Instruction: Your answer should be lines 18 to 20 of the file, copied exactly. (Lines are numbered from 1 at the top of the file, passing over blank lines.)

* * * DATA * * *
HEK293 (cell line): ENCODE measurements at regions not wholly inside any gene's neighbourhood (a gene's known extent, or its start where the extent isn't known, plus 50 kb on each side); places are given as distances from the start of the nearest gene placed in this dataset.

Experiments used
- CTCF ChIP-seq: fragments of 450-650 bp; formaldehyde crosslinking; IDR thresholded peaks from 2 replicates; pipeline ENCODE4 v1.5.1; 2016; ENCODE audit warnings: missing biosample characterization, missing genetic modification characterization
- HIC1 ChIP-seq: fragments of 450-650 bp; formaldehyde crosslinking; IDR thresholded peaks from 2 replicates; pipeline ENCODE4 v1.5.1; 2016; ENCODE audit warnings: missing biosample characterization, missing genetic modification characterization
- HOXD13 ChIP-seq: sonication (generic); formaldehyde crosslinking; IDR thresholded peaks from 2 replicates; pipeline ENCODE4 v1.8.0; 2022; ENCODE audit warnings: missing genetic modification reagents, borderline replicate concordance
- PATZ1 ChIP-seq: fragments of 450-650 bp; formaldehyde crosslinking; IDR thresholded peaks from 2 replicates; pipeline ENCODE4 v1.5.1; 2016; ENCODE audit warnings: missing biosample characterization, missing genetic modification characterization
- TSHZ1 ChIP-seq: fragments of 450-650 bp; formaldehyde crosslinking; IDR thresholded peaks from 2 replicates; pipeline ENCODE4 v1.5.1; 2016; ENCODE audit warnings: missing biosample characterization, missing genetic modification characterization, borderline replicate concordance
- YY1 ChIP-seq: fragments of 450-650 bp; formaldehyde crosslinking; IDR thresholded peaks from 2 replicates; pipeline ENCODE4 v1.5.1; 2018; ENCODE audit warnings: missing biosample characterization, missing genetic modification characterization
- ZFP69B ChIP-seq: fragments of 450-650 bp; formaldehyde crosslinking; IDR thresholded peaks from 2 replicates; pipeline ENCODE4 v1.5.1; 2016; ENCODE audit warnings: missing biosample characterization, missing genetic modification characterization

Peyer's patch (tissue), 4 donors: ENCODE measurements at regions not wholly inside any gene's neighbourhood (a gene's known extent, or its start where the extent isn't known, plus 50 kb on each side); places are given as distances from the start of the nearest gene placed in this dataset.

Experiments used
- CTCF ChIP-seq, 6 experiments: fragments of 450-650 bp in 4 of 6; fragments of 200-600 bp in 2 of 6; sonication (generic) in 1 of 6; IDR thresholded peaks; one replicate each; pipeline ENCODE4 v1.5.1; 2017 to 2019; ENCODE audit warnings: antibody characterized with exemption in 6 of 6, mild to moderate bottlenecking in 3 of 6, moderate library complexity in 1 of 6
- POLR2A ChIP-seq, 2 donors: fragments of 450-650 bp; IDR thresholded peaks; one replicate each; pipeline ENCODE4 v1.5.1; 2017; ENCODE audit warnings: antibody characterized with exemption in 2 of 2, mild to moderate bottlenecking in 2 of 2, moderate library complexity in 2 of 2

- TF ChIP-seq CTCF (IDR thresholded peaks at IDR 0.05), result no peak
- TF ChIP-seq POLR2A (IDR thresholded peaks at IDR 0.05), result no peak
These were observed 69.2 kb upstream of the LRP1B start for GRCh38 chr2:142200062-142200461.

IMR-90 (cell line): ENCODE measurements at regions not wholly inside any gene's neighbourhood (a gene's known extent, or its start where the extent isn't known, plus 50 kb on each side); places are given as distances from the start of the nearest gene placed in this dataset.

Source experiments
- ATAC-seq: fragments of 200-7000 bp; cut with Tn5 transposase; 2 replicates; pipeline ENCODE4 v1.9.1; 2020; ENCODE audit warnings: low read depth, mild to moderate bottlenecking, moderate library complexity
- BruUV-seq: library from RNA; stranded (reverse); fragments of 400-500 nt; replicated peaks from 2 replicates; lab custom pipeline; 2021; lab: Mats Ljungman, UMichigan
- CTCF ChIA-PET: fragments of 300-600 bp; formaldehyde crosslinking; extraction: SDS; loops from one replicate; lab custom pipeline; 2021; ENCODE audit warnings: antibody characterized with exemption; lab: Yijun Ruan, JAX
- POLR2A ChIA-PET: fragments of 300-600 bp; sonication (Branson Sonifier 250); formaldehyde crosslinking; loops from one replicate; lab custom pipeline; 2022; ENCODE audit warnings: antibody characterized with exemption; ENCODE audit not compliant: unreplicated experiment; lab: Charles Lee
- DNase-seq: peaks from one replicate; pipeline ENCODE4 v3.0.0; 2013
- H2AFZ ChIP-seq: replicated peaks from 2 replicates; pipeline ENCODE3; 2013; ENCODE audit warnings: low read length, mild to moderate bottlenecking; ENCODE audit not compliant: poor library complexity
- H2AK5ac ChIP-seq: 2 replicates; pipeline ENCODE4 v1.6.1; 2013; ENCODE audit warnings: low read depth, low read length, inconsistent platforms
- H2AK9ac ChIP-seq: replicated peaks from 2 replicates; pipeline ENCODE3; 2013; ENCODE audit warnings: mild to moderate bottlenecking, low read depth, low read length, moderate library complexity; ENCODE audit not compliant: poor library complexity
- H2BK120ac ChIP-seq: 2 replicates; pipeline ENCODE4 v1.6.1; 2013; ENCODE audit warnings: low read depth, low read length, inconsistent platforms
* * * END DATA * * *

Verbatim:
Source experiments
- ATAC-seq: fragments of 200-7000 bp; cut with Tn5 transposase; 2 replicates; pipeline ENCODE4 v1.9.1; 2020; ENCODE audit warnings: low read depth, mild to moderate bottlenecking, moderate library complexity
- BruUV-seq: library from RNA; stranded (reverse); fragments of 400-500 nt; replicated peaks from 2 replicates; lab custom pipeline; 2021; lab: Mats Ljungman, UMichigan